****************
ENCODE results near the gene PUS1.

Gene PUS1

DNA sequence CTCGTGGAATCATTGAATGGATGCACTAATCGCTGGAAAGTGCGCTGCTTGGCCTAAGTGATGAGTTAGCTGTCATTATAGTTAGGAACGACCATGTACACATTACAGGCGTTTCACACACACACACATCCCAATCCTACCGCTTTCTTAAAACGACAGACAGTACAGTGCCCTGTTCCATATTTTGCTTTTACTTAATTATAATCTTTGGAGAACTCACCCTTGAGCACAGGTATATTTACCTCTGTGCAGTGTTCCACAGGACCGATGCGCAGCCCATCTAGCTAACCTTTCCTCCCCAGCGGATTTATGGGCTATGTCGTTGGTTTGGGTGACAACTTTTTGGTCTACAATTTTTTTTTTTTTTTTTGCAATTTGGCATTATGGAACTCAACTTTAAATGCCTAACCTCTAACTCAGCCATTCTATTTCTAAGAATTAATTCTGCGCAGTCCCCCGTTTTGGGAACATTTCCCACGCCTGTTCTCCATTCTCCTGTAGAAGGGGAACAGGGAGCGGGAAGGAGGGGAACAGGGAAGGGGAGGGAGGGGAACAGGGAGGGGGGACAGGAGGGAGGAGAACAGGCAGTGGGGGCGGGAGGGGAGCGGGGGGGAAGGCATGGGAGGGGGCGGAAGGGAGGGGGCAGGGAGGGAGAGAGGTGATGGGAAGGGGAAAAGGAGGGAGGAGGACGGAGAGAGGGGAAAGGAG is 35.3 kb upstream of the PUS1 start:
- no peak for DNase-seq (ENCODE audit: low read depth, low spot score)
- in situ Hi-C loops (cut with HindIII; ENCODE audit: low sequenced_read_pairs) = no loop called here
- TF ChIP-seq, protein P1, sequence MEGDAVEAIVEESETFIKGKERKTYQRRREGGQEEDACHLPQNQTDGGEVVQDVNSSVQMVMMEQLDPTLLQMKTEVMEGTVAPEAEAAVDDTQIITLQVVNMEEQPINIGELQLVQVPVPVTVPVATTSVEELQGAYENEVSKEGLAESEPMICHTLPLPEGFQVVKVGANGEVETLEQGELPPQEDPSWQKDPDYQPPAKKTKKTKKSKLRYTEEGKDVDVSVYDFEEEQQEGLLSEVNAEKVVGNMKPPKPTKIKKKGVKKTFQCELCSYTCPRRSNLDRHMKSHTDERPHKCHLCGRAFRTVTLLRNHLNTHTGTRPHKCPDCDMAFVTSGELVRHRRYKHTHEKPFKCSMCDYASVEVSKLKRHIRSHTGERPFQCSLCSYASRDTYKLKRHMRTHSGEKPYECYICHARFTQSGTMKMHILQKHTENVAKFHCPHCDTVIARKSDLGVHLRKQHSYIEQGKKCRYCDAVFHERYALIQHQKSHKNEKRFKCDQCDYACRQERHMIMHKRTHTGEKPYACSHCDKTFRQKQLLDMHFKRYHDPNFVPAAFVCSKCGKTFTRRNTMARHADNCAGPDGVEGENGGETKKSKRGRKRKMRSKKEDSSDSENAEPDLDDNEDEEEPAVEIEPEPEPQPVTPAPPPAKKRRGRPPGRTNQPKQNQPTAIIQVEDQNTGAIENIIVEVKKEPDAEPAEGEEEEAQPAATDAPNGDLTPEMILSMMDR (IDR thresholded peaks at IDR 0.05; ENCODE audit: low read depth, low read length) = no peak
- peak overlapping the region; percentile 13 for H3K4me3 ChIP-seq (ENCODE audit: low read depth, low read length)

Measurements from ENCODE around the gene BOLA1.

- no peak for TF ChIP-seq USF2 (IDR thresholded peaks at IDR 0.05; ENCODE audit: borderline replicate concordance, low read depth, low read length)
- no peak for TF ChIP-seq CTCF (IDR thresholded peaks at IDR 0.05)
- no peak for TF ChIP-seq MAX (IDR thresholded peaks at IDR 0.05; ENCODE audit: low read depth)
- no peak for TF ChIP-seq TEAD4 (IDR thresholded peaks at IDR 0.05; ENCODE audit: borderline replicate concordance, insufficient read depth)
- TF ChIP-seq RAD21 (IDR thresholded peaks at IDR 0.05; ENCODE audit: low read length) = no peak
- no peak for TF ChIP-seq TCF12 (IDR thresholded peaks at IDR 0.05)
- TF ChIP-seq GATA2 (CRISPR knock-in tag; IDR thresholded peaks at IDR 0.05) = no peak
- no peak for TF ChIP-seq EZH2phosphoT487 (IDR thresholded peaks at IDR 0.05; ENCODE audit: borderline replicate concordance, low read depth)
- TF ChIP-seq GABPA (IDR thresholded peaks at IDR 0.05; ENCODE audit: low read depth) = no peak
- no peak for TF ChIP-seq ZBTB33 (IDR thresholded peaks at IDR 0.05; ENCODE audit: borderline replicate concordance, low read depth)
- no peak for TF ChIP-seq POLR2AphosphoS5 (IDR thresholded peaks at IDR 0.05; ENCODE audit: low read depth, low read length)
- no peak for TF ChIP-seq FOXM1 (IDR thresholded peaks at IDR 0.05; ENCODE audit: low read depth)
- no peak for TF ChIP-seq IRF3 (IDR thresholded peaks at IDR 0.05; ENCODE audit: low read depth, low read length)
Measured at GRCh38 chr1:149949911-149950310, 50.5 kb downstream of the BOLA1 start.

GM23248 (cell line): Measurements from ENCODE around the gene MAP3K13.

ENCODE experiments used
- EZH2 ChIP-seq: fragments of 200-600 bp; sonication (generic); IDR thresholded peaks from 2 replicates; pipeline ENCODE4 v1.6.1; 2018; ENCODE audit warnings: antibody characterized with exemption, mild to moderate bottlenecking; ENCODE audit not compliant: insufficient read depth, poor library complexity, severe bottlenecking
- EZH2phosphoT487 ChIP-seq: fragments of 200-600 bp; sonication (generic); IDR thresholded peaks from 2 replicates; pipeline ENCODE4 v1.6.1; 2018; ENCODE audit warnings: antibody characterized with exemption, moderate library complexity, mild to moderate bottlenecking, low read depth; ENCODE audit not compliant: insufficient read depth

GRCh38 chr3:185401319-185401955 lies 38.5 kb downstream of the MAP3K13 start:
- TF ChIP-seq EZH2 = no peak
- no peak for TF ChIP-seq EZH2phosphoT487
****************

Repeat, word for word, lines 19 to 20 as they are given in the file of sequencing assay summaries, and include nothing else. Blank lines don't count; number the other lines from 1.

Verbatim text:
- no peak for TF ChIP-seq POLR2AphosphoS5 (IDR thresholded peaks at IDR 0.05; ENCODE audit: low read depth, low read length)
- no peak for TF ChIP-seq FOXM1 (IDR thresholded peaks at IDR 0.05; ENCODE audit: low read depth)